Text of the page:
Methodolatry, Mathematization, Apotheosis of the Instrument

A few sober and cautionary observations on the misuses or uncritical use of methods. The term methodolatry was coined, apparently, by psychologist Gordon Allport:
There is methodolatry, or the love of gadgetry: the tendency to take more satisfaction in methods than in the results. Also there is the repose, the respite from hard thought and hairy decisions, that a smooth algorithm can bring. In these ways one may be lured into problems that lend themselves to favorable techniques, though they not be the problems most central to one’s concerns. The rise of the computer aggravates this danger. (Quine, (1981) Theories and Things, 153 f.)
[...] as methods and techniques get more complicated, the role of theory in research is being dangerously ignored in favor of purely empirical work that proceeds without so much as a hypothesis. Like Pirandello’s characters in search of an author, many of today’s researchers seem to have an assortment of techniques in search of a substantive problem. (Einhorn, (1972), Alchemy in the Behavioral Sciences. The Public Opinion Quarterly, 36 (3), 367–378)
Quine goes on to indicate that:
"Induction, primitively, was a mere matter of expecting that events that are similar by our lights will have sequels that are similar to one another. The larger the class of mutually similar antecedent events may be, all of which have had mutually similar sequels, the stronger is the presumption of a similar sequel the next time around. But the presumption is increased overwhelmingly  if variations among the antecedent events can be correlated with variations in the sequels. For this purpose  measurement is brought to bear. Measurement is devised for some varying feature of the otherwise similar antecedent ... and also for some varying feature of the otherwise similar sequels, and a constant ratio or some other simple correlation is established between the two variations. Once this is achieved, a causal connection can no longer be doubted. Because of the power of these methods, and ultimately the predictive power of concomitant sciences clamor to be quantitative; they clamor for something to measure. This is both good and bad. It is very good indeed if the measurable quantity can be found to play a significant role in the subject matter of the science in question. It is bad if in the quest for something to measure the scientist turns his back on the original concerns of his science and is borne away, however smoothly, on a tangent of trivialities. Ills of mathematization, as well as successes, can be laid to the quest of quantitativity." Quine, 152-153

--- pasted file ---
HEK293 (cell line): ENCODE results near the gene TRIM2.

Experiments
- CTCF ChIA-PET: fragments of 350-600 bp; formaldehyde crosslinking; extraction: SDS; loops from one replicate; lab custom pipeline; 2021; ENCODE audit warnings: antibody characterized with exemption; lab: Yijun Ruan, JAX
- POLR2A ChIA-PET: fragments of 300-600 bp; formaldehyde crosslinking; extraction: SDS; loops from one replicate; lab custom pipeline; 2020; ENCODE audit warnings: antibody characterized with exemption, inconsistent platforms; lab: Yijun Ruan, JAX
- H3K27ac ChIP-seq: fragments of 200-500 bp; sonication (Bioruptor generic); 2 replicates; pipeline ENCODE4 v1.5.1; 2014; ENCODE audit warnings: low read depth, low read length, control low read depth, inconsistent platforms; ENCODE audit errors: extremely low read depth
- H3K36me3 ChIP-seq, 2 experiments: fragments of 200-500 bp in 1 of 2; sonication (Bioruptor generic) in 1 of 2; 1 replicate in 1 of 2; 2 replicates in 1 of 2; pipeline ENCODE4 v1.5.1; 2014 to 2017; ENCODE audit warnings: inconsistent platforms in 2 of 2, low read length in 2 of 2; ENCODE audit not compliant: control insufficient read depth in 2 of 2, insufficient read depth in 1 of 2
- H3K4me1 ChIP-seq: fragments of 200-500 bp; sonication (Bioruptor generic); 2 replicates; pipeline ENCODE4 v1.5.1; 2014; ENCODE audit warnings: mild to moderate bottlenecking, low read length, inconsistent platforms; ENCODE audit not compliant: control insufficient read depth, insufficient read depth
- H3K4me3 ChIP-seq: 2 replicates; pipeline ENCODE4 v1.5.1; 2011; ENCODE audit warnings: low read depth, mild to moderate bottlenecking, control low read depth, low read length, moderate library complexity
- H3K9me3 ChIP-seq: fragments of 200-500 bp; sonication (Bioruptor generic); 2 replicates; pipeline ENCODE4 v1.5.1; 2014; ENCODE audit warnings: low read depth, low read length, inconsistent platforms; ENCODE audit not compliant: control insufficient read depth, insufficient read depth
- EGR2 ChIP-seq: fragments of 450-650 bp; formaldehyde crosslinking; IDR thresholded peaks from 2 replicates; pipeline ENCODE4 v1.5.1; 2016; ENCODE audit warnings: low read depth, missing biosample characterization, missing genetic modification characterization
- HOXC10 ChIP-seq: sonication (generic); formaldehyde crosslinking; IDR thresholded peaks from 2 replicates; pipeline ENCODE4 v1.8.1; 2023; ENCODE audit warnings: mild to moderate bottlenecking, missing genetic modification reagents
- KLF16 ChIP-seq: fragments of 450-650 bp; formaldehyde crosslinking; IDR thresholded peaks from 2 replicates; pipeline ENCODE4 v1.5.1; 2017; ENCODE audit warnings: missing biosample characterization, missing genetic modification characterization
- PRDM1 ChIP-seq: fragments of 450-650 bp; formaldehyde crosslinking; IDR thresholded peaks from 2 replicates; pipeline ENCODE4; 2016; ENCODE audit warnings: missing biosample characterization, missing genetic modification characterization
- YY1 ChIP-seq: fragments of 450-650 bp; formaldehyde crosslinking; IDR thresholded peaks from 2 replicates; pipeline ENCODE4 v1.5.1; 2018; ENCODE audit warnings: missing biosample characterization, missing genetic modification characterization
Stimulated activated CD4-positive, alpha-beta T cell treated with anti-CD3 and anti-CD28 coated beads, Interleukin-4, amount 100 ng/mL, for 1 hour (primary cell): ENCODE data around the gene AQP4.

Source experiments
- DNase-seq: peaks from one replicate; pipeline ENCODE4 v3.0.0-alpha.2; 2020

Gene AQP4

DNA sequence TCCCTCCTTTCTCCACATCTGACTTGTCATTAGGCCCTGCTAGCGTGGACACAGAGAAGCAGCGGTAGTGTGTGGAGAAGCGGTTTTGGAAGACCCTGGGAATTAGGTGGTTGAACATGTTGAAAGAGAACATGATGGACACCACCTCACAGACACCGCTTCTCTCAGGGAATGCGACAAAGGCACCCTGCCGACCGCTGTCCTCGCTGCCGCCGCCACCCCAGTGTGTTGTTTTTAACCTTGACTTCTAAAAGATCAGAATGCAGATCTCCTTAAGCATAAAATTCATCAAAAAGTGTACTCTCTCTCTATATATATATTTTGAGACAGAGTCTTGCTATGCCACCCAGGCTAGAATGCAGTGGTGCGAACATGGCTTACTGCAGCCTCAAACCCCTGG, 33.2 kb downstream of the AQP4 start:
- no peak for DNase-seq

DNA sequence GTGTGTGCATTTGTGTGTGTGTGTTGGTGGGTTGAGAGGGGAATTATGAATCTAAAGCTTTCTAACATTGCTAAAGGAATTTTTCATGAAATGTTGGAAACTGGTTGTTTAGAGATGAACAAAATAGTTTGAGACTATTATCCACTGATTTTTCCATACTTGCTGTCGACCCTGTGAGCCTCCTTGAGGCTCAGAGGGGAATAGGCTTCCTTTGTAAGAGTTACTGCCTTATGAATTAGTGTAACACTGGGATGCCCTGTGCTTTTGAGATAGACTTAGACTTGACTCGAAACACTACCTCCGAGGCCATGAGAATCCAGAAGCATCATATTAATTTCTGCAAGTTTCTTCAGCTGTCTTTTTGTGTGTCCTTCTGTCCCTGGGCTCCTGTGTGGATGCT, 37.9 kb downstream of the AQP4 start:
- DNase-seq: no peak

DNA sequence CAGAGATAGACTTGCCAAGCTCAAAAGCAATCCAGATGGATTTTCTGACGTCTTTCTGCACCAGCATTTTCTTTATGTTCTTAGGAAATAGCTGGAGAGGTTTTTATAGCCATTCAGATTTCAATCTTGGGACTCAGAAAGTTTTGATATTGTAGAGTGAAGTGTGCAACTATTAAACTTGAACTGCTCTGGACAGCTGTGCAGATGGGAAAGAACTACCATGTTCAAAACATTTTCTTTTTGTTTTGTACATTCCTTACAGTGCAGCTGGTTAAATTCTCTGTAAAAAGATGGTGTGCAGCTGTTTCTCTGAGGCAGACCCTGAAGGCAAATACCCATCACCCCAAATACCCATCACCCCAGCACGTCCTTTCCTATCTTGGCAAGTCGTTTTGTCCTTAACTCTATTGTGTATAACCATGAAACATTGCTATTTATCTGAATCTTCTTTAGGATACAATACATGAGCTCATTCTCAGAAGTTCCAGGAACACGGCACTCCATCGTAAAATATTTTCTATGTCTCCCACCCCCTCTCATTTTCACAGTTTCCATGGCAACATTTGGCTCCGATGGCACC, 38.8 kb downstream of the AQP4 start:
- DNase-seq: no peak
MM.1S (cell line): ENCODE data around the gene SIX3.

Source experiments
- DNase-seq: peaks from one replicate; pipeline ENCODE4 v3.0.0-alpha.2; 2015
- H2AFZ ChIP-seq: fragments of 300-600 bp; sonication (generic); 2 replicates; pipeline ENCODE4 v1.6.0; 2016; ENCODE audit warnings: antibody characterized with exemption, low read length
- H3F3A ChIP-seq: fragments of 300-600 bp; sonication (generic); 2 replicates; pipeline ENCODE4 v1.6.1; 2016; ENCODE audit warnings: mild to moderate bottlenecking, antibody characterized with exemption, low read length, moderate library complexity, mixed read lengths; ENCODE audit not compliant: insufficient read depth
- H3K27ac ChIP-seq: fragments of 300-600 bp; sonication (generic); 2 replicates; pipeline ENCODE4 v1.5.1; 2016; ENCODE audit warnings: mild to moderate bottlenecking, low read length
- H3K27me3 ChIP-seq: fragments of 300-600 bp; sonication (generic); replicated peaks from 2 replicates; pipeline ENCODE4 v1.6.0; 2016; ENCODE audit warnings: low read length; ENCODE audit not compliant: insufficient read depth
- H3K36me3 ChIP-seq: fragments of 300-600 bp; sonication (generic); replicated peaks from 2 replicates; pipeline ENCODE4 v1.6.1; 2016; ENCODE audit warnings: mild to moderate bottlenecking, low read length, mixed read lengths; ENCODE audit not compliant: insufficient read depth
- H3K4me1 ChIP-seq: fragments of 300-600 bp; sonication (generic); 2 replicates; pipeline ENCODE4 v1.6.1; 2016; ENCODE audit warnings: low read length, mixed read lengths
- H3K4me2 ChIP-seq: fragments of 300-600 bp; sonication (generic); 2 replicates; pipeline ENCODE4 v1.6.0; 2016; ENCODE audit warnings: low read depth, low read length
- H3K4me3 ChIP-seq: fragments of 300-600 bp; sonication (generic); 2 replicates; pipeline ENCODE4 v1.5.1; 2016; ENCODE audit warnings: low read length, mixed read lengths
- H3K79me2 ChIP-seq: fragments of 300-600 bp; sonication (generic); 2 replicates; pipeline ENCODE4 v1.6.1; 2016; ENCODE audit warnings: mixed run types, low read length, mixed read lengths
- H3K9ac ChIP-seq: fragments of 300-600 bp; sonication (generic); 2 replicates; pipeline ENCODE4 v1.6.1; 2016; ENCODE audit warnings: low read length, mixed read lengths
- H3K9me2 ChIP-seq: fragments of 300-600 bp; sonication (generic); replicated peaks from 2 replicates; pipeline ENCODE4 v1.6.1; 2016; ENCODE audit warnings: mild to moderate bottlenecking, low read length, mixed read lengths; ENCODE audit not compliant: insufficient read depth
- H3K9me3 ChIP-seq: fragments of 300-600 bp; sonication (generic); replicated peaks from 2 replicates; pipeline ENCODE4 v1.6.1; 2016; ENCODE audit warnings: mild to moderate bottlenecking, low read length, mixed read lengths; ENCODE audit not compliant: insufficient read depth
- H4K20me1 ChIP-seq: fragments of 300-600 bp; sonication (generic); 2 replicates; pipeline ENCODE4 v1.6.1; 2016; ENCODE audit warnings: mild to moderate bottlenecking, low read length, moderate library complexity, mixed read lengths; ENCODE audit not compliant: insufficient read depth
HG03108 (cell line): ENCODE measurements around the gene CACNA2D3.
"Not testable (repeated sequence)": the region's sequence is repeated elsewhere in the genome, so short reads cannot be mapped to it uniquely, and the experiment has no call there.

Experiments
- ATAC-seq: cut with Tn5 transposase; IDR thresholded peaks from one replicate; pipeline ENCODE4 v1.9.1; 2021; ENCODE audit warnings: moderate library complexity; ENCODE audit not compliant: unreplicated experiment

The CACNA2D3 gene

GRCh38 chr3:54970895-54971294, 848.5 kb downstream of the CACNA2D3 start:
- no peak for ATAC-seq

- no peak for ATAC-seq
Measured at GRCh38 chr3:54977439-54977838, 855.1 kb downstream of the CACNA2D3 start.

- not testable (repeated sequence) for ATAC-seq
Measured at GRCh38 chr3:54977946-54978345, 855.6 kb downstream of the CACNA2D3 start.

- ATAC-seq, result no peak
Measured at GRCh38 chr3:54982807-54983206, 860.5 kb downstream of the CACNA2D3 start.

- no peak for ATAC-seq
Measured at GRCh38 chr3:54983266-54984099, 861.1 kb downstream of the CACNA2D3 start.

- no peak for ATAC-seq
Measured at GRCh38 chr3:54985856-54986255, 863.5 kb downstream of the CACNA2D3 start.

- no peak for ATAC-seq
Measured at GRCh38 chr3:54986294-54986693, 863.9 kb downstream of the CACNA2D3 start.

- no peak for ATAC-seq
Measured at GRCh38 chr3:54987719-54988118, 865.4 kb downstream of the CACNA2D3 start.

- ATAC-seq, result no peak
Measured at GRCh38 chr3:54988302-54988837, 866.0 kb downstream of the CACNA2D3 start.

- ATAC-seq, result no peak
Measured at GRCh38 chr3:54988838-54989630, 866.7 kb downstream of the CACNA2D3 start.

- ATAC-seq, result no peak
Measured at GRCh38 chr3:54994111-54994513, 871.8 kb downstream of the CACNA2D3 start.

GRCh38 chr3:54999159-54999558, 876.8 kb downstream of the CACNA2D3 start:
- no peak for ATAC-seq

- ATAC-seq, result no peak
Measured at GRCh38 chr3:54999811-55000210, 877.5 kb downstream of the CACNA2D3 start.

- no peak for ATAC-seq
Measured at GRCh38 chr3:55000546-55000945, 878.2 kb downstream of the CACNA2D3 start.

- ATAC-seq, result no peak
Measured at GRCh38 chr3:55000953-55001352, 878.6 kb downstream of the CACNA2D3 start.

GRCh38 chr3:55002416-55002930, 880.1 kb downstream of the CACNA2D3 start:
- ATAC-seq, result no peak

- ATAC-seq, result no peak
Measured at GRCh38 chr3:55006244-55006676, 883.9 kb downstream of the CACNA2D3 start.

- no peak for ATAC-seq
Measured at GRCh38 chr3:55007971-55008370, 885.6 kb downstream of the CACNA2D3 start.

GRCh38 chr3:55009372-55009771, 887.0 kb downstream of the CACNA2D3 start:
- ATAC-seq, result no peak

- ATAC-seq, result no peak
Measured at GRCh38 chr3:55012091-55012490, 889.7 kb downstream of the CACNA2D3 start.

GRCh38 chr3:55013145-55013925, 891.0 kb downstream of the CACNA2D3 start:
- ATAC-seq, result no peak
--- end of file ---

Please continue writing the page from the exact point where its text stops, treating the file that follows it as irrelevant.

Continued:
Quite on a different plane, there's also the mathematization of history. In this last regard I find interesting the observations of the philosopher J. A. Leighton in 1938:
History is a unique field of data for the philosopher. The  processes of history are the processes of history. They cannot be  reduced to any mathematized or logicized metaphysic, based on physical science. The principles for historical interpretation must be found in the interest-seeking, value-striving, unique nature of man.... As such he lives in and by a system of socialized interests and values. The specificity of human history forbids its being stretched out on any Procrustean bed of merely physical or physico-biological cosmological categories...(order to attempt to explain spiritual powers in terms of a desiccated mathematized technology. It is a case of apotheosis of the instrument). Granting that physical determination plays a large role in the shaping of cultures, and man's animal inheritance a larger role, it remains true that such categories as "struggle for existence" and even "adaptation to environment" do not take us far in the interpretation of cultures, and become misleading and distorting concepts when carried out in a doctrinaire fashion.
J. A. Leighton (1938) History as the Struggle for Social Values. Proceedings and Addresses of the American Philosophical Association, Vol. 12, pp. 118-154

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